We’d planned a short ride south along the coast to a campground, but with the free WiFi on the ferry, we looked at other options and decided to take a more direct route towards Aalborg (our planned 2nd night) taking Denmark’s National Cycle Route 3: The Ancient Road.

The docks in Frederikshavn were right by the Tourist Info building, so Deb ran in and got us a good map of the cycle route.

A word about National Cycle Routes. We’ve learned that a National Route does not mean that it is direct, or that the terrain will be suitable for loaded touring bicycles. In fact, whoever lays out these routes seems determined to get bikes off of roads with any cars at all. You’ll be happily rolling along a quiet highway with an excellent surface and a good, wide shoulder, and the route will suddenly turn you onto a muddy logging road with steep hills and loose gravel. It’s always a gamble, because the route often takes these annoying turns to get you to something fabulous: like an incredible view, or a cycle path next to a lake. Other times, it winds through the muck for 8 km and then you meet up with that nice road again, which has gone in a nice straight line for 3 km.

The Ancient Road Hærvejen basically follows the track used by medieval ox traders. I thought that meant it would wander around a lot to avoid hills. Nope.

It’s not that bad though, Denmark isn’t exactly mountainous. Denmark is windy though, and we got some of that on our first day back.

We stopped in Brønden, at something the locals call a “Nature Camp”. There are simple shelters and a covered place to eat. Also firepits and wood. There’s an outhouse, and there’s supposed to be a water tap. This place had a busted top, and a sign that read Vand (water) with a vague arrow, pointing at nothing in particular. We went on a water hunt through the nothing town, and found a tap at the soccer field.

We ate and got into our hobbity shelter just before the rain hit. We were very glad we weren’t in a tent like we’d planned, for we woke in the middle of the night to a serious downpour. The structure was small and simple, but it was water-tight. We really enjoyed our little taste of wild camping, and the fact that it was free was nice after the extravagance of Oslo.

Distance: 50 km (plus ferry between Sweden and Denmark)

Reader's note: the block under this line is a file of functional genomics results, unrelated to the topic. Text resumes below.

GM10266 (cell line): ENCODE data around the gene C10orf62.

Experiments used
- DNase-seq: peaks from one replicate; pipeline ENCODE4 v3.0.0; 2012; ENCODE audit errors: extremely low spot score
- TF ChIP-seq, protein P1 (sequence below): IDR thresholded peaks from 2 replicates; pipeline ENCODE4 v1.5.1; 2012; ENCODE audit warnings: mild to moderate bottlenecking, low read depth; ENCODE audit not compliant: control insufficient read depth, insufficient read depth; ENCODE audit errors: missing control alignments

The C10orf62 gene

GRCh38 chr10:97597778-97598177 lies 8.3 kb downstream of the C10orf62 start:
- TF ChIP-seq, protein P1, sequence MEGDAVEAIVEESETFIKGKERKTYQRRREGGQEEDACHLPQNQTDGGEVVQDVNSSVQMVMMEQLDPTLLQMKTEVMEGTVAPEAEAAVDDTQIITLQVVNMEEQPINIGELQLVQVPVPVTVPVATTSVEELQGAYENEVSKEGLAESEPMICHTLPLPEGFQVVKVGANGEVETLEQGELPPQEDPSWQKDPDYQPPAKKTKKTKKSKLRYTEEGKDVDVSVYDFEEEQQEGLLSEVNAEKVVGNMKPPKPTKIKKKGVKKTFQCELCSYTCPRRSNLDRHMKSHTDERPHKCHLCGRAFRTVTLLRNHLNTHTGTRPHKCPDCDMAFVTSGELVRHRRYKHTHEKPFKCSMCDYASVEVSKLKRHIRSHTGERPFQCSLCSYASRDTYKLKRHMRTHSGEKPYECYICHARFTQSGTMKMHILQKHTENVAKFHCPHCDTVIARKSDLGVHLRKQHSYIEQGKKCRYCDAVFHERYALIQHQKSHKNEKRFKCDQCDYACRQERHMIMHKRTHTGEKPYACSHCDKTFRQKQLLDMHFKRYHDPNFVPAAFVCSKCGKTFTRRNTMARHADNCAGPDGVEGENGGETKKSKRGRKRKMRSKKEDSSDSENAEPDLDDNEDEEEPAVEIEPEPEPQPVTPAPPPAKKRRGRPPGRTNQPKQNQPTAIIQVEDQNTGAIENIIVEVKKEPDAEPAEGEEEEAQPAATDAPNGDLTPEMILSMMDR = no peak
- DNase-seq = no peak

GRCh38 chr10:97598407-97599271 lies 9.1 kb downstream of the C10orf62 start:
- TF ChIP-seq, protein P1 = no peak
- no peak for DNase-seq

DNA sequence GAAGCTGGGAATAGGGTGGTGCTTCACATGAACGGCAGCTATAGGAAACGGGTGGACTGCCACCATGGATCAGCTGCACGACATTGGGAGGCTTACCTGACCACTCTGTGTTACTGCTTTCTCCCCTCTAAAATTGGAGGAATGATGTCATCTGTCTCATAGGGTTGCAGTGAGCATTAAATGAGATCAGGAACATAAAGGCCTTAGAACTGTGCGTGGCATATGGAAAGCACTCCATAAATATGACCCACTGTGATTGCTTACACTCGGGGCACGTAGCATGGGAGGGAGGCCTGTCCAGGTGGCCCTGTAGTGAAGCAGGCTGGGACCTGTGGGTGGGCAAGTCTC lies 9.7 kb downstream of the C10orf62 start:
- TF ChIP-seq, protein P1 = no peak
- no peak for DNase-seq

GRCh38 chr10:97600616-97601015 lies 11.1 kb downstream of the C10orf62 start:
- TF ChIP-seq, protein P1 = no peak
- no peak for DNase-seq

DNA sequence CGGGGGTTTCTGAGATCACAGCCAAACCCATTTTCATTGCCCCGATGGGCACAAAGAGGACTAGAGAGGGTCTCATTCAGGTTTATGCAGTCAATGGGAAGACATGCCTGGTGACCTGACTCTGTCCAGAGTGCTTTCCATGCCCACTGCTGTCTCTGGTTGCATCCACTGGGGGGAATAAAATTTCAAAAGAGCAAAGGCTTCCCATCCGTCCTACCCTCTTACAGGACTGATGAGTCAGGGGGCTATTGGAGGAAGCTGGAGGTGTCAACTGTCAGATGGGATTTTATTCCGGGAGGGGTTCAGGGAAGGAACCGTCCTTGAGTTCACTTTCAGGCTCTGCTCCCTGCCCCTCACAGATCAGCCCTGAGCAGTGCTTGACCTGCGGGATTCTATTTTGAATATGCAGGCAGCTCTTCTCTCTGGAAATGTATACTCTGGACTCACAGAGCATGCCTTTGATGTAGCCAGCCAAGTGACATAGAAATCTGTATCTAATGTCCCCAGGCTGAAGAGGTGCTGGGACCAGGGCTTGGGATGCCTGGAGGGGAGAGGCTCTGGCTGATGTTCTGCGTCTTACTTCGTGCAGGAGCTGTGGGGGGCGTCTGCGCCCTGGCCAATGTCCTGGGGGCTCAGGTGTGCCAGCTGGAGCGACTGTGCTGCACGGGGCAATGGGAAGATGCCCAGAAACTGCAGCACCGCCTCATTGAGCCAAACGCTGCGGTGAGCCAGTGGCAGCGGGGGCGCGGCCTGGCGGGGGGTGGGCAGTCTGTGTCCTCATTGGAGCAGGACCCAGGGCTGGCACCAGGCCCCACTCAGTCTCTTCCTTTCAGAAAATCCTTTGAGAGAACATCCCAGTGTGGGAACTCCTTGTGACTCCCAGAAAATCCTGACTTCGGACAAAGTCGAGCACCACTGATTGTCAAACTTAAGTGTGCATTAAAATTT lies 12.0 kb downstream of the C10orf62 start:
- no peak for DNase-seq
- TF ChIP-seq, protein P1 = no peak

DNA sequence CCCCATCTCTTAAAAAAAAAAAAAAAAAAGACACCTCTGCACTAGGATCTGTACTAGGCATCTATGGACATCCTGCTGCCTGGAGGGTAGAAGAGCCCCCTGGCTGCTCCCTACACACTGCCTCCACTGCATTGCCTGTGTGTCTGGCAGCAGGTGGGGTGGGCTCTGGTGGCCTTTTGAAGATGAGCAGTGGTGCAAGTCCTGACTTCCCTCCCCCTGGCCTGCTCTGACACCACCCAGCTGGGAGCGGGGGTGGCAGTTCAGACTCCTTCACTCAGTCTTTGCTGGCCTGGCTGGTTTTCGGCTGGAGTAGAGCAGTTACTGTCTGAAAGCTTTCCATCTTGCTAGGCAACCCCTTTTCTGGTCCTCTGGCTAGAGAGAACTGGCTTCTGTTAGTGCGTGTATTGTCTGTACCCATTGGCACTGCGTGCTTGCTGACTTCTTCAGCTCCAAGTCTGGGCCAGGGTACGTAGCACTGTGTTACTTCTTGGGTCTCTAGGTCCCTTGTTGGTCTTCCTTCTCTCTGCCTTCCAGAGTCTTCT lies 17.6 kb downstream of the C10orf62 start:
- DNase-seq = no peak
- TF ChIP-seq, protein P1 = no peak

To Thine Own Self be True

Day 37: May 25th, Copenhagen, Denmark to Påarp, Sweden

We booked an Airbnb near Helsingborg, Sweden. As in Meissen, we were to be the first guests. To get to Sweden we finished off Danish Cycle Route 9, continuing along the coast of the Øresund (one of the Danish straits connecting the North Sea to the Baltic) up to Helsingør.

Helsingør is better known to English Majors as Elsinore. You get great views of Castle Kronberg when taking the ferry; and that is where Shakespeare set Hamlet. We walked the pedestrian shopping street, picked up groceries, and got on the ferry.

It’s only about a twenty-minute ferry ride, barely enough time to snap a few pictures, or, in the case of many of our fellow passengers, snag a case of duty-free Tuborg.

There were only two other cyclists onboard. We followed them out of the port, then figured out how to get to our Airbnb. It turned out to be a pleasant 9 km ride into the countryside. Our host was Ola, whose wife just happened to be from Toronto. The apartment was a small building in their spacious backyard. Ola has a renovation company, and they built their house themselves. It was a very nice introduction to Sweden.

Distance: 60 km, plus ferry


Baltic Break

Day 31: May 19th, Rostock, Germany to Gedser, Denmark

Herr Singer had good wifi, and he made us a fantastic cup of coffee in the morning. We found a relatively cheap room in Gedser, Denmark, so we booked our ferry tickets for the afternoon and set out.

We had time to stop at stores and lay in supplies in anticipation of expensive Scandinavian days ahead. We also could not resist hitting a brewpub patio for a very hobbity break before the ride to the port.

Rostock’s ferry port is several kilometres away from the city centre, but it’s a fairly nice ride. The five other cycle tourists there ahead of us were all at picnic tables around a snackbar. We sat and chatted with a young German couple from Nuremberg on a week-long ride.

Standing at the railing of the ferry leaving Rostock, Germany

The ferry itself was very new and impressive. Lots of comfortable seating with plugs and even USB ports. Duty-free shops, and (my favourite part) self-cleaning toilet seats. About two hours later we rode off into Denmark.